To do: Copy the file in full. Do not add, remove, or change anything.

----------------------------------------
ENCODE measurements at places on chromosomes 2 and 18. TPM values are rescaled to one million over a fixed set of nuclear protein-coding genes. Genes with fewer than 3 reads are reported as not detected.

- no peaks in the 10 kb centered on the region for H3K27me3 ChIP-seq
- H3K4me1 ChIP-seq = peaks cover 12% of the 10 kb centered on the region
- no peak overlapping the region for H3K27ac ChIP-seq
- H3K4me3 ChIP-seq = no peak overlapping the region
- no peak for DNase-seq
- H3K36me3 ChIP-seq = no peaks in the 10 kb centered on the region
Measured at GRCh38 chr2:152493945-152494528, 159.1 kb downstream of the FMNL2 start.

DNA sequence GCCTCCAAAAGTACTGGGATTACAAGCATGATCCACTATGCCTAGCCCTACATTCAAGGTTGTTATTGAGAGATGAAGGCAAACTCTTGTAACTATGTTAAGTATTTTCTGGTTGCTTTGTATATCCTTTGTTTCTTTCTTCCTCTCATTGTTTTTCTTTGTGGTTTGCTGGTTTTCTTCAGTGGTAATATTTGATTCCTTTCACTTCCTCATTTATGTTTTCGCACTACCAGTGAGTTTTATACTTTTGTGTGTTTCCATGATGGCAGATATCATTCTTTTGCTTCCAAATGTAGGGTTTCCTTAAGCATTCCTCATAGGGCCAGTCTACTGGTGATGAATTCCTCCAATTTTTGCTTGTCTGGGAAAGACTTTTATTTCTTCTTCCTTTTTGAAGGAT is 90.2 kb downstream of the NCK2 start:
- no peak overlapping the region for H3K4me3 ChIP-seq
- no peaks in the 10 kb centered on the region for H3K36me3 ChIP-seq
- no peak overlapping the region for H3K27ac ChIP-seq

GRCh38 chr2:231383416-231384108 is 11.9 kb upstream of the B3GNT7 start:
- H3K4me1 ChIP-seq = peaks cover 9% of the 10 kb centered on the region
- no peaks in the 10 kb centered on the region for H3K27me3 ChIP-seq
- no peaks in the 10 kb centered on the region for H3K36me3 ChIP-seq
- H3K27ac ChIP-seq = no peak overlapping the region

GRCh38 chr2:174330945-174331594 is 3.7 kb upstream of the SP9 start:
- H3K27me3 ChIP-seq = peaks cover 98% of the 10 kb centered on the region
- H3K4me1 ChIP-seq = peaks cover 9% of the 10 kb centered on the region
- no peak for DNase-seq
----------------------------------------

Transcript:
ENCODE measurements at places on chromosomes 2 and 18. TPM values are rescaled to one million over a fixed set of nuclear protein-coding genes. Genes with fewer than 3 reads are reported as not detected.

- no peaks in the 10 kb centered on the region for H3K27me3 ChIP-seq
- H3K4me1 ChIP-seq = peaks cover 12% of the 10 kb centered on the region
- no peak overlapping the region for H3K27ac ChIP-seq
- H3K4me3 ChIP-seq = no peak overlapping the region
- no peak for DNase-seq
- H3K36me3 ChIP-seq = no peaks in the 10 kb centered on the region
Measured at GRCh38 chr2:152493945-152494528, 159.1 kb downstream of the FMNL2 start.

DNA sequence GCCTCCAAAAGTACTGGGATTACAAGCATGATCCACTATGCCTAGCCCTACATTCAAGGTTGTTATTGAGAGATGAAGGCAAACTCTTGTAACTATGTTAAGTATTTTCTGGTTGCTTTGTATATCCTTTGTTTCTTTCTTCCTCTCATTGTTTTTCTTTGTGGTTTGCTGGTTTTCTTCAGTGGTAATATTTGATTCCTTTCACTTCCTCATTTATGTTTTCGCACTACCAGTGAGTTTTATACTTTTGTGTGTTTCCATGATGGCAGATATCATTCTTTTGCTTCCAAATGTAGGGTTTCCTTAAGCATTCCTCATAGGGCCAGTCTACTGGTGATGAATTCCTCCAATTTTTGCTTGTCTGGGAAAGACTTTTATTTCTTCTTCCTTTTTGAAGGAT is 90.2 kb downstream of the NCK2 start:
- no peak overlapping the region for H3K4me3 ChIP-seq
- no peaks in the 10 kb centered on the region for H3K36me3 ChIP-seq
- no peak overlapping the region for H3K27ac ChIP-seq

GRCh38 chr2:231383416-231384108 is 11.9 kb upstream of the B3GNT7 start:
- H3K4me1 ChIP-seq = peaks cover 9% of the 10 kb centered on the region
- no peaks in the 10 kb centered on the region for H3K27me3 ChIP-seq
- no peaks in the 10 kb centered on the region for H3K36me3 ChIP-seq
- H3K27ac ChIP-seq = no peak overlapping the region

GRCh38 chr2:174330945-174331594 is 3.7 kb upstream of the SP9 start:
- H3K27me3 ChIP-seq = peaks cover 98% of the 10 kb centered on the region
- H3K4me1 ChIP-seq = peaks cover 9% of the 10 kb centered on the region
- no peak for DNase-seq